We all have so many different approaches to our own ceramic art that it can feel like we’re coming from entirely different perspectives—and often we are, which is why the conversations we have here on Ceramic Arts Daily can get so interesting.
One of the things we all have in common, however, is that we all need to fire our work if we want it to last. Okay, there are some who are experimenting with ideas of permanence and fragility who make raw clay objects solely for the purpose of letting them erode, but that’s the exception rather than the rule. The rest of us need a kiln. Not only that; we need to know how to use it, what it does (and what it won’t do).
There are few folks around with as much insight into this aspect of ceramics as Richard Zakin, and in today’s post, he walks us through all the major considerations of kiln performance. If you don’t already have a kiln, read on to find out how to build a sawdust kiln out of readily available materials. Enjoy!—Sherman Hall, Ceramic Arts Daily
A kiln is a chamber made from refractory (nonmelting) materials. The ceramist places ware in the chamber. Heat created in this chamber (or in a firebox close by) is contained there and so builds up to high temperatures. The ceramic ware undergoes the firing and cooling process. While clay can be fired in an open fire and does not require a kiln, kilns must be used to attain high temperatures. Furthermore, they allow the ceramist excellent control of heat rise and fall and protect the ware during the rigors of the fire. Therefore, almost all contemporary potters use them.
The kiln designer’s job is to make a kiln that keeps its structural integrity over a period of many firings while being efficient and keeping heat loss to a minimum. The kiln must allow the ceramist to efficiently control temperature rise and fall inside the kiln. It must be carefully designed for safe and efficient use of the fuel and must protect the ware during the firing. It must allow the ceramist access for loading and unloading and must have a “spy hole” to provide a view of what is going on inside the kiln during the firing.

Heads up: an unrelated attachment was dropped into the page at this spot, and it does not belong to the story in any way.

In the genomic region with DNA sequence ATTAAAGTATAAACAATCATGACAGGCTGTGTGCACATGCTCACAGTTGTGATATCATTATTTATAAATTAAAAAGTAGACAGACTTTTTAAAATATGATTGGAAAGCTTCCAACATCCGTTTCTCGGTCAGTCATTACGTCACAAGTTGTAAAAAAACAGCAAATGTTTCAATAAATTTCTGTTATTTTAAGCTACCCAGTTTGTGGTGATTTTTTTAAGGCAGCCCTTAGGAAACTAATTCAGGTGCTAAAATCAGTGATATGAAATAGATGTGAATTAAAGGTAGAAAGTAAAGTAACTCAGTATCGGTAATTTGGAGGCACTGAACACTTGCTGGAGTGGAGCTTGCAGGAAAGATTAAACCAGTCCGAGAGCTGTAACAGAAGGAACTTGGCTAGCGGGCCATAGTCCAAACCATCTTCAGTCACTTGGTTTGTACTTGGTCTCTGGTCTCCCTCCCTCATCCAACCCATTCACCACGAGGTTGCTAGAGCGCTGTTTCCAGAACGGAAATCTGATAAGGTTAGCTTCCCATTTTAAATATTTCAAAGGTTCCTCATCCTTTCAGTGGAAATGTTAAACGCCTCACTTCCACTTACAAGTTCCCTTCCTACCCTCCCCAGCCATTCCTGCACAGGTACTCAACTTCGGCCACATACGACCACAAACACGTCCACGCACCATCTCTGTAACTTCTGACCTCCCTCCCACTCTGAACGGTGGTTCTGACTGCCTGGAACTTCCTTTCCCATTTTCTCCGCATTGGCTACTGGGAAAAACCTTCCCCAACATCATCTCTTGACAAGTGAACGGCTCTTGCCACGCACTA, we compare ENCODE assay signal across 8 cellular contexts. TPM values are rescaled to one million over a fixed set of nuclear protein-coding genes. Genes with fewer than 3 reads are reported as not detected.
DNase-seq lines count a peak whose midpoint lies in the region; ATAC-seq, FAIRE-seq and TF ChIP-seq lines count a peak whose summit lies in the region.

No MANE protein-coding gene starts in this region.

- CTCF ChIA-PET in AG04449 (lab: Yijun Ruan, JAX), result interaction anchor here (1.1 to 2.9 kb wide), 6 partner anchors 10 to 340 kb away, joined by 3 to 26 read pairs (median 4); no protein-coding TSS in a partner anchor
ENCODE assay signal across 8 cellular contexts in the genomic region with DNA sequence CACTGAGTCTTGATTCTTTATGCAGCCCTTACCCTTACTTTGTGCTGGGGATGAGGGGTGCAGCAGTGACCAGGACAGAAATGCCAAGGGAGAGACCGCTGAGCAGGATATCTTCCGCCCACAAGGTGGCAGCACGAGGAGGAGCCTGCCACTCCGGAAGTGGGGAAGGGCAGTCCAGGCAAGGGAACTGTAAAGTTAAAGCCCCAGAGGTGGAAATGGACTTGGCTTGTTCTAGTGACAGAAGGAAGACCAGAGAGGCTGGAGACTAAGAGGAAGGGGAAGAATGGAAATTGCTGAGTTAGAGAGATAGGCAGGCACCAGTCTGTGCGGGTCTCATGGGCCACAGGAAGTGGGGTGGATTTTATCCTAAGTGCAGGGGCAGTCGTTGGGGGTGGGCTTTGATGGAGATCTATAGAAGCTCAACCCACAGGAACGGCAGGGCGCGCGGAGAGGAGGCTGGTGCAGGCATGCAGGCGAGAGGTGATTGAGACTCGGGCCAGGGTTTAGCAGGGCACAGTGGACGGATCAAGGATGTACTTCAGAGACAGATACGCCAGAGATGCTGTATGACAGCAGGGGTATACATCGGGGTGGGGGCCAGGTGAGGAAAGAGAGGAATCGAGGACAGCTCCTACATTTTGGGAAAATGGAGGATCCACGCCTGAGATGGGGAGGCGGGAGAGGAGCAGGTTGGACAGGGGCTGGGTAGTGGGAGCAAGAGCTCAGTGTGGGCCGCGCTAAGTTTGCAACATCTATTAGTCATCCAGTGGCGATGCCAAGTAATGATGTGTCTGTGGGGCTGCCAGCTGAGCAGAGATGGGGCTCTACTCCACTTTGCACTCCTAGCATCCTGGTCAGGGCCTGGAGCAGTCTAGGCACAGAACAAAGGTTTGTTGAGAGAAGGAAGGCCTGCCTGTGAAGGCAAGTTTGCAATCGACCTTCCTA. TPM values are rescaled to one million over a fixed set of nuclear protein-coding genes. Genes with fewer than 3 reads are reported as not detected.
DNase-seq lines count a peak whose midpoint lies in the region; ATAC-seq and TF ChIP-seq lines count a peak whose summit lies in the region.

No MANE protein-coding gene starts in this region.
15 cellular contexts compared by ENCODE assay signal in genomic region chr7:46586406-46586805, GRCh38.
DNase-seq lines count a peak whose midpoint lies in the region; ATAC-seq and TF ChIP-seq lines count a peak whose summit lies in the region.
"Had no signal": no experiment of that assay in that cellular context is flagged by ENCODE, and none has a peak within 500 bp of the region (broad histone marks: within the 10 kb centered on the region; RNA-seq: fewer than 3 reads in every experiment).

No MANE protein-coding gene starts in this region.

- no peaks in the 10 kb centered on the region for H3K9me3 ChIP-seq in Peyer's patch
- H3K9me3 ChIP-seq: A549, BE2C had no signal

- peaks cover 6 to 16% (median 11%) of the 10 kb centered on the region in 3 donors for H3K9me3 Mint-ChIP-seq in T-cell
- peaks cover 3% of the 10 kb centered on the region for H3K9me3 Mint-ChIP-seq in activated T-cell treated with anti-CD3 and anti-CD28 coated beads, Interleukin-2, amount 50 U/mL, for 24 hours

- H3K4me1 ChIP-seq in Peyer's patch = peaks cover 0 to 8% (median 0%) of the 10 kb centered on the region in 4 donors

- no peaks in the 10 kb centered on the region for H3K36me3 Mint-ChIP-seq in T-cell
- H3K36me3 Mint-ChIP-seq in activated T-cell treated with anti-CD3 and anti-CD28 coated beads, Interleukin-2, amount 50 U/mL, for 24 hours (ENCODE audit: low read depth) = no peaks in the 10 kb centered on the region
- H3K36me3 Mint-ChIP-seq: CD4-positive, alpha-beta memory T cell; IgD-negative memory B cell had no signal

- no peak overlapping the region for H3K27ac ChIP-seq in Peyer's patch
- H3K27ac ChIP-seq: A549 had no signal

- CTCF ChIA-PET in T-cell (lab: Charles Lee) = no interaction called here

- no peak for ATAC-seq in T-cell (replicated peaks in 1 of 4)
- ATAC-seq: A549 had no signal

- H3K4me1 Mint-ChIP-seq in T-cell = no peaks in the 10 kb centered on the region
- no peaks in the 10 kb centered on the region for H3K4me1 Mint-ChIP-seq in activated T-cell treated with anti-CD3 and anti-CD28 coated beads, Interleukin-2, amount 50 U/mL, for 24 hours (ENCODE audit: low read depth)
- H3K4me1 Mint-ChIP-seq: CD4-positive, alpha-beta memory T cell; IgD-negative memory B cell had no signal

This term refers to the oxidizing or reducing properties of the fire. These properties strongly influence the character of the ware.
In the reduction process the ceramist reduces the amount of oxygen allowed to enter the firing chamber. A fuelburning kiln demands a great deal of oxygen: it is very natural for the atmosphere inside a fuel-burning kiln to become depleted of oxygen during the firing. Reduction leaves its mark on both clay bodies and glazes. It modifies color and visual texture. Clay body color is deepened, sometimes moving to rich oranges and reds and sometimes to gray colors. A strong visual texture is created by dark spots that occur in a random but pleasing manner over the surface of the piece. These are caused by particles of iron oxide which have been changed to black iron oxide in the reduction process. Glaze texture and color are also modified. The dark spots that mark the surface of the clay come through to the glaze and mark it as well. Glaze color can be strongly marked by reduction: for example, copper will turn a blood red, white glazes take on a cream color with a broken texture of dark spots, iron greens and ocher colors become burnt oranges and brick reds; sky blues become slate blues.
Flashing occurs because fuel-burning kilns allow the ceramist to subject the work to direct flame. In the flashed area, color will be deepened and the transition from one color to the other may be marked by unpredictable visual effects. Flashing occurs naturally in fuel-burning kilns. The ceramist may heighten the effect by modifying the flame path inside the kiln or by strongly reducing one or two burners in a multiple-burner kiln. Reduced and flashed work is valued for its rich and unpredictable character.
We often associate reduction with the high fire but it is also used in the low fire and can result in very effective surfaces. Low-fire reduction lets us darken and enrich clay surfaces while leaving the surface of the clay completely revealed so that it may speak for itself.
The black pottery of African village potters and the similar work of the Pueblo potters of the Southwestern United States are examples of low-fire reduction. So too are the carbon blackened surfaces we see from some raku firings and sawdust firings.